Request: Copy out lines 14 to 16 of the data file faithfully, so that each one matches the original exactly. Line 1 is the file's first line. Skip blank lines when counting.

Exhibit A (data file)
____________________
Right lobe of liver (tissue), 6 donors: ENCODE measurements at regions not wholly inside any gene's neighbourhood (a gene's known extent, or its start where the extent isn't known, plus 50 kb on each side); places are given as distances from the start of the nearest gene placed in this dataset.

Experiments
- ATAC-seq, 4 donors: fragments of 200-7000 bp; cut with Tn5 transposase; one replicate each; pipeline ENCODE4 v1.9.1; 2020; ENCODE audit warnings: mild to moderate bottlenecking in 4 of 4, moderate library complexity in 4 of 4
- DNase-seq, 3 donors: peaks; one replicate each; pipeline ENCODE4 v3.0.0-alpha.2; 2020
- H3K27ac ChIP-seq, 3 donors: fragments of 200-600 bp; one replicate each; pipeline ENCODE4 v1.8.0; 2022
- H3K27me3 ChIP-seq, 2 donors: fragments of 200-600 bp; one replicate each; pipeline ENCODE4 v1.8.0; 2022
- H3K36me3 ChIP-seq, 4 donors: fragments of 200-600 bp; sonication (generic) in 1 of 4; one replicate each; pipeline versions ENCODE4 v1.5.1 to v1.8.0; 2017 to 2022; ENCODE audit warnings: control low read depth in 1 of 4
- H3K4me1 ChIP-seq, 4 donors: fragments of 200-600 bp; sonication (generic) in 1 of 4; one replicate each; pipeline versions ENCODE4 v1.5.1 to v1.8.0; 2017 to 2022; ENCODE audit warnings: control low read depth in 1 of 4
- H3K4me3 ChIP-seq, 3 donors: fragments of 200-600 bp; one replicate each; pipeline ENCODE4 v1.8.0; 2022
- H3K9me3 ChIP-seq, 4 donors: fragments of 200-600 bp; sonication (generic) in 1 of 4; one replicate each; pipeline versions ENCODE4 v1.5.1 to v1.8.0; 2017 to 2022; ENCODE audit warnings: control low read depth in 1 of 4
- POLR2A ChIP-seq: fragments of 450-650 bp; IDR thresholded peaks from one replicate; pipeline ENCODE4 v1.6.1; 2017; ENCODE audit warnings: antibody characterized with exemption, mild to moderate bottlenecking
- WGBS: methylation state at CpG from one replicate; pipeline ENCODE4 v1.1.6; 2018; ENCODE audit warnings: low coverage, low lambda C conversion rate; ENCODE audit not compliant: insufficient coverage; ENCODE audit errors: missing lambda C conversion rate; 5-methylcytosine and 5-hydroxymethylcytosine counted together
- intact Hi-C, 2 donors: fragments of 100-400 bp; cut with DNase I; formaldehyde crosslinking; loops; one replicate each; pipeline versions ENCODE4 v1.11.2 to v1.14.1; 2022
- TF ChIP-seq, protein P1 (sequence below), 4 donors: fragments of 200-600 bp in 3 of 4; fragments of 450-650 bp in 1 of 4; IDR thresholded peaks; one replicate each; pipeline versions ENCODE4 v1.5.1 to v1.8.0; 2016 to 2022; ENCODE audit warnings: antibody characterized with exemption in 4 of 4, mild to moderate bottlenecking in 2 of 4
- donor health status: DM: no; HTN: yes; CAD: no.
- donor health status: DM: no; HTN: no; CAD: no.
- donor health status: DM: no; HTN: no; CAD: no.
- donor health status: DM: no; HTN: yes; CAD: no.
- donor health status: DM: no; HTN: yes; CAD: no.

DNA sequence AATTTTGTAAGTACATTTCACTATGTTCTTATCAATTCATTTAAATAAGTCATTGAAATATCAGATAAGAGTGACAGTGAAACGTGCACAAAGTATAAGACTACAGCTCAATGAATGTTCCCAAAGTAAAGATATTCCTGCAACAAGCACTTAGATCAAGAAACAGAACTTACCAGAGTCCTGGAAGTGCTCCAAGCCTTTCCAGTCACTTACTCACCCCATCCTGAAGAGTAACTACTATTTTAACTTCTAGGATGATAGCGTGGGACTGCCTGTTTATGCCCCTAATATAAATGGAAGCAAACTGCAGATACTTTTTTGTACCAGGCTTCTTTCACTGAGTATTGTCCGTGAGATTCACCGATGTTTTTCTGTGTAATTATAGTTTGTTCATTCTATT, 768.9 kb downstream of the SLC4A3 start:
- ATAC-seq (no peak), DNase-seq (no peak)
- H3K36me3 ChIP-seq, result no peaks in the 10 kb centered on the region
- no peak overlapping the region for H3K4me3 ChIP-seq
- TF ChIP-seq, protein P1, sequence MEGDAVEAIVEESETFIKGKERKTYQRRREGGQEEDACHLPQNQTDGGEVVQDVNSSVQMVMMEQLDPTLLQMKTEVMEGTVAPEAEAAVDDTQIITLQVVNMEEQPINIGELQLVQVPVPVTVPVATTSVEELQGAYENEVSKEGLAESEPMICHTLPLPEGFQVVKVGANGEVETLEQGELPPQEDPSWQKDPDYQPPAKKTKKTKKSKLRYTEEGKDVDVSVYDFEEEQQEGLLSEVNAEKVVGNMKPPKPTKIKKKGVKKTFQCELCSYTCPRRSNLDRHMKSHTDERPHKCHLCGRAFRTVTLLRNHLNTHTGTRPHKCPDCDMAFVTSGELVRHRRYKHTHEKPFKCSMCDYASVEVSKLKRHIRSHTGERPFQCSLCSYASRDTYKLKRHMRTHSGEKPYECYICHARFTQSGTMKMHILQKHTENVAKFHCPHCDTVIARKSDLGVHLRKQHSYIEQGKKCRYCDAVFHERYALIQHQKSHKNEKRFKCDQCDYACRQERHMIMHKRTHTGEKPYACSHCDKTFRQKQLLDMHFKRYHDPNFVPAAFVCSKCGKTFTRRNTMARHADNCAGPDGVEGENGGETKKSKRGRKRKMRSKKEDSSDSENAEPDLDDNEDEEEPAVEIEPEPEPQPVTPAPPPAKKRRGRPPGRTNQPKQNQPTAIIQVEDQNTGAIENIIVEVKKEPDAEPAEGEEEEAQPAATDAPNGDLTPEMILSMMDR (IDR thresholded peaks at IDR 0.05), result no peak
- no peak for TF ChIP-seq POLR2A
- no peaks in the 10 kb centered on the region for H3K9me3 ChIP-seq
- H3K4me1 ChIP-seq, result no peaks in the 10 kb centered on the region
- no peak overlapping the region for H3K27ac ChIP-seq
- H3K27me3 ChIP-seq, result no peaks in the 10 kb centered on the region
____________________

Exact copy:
- TF ChIP-seq, protein P1 (sequence below), 4 donors: fragments of 200-600 bp in 3 of 4; fragments of 450-650 bp in 1 of 4; IDR thresholded peaks; one replicate each; pipeline versions ENCODE4 v1.5.1 to v1.8.0; 2016 to 2022; ENCODE audit warnings: antibody characterized with exemption in 4 of 4, mild to moderate bottlenecking in 2 of 4
- donor health status: DM: no; HTN: yes; CAD: no.
- donor health status: DM: no; HTN: no; CAD: no.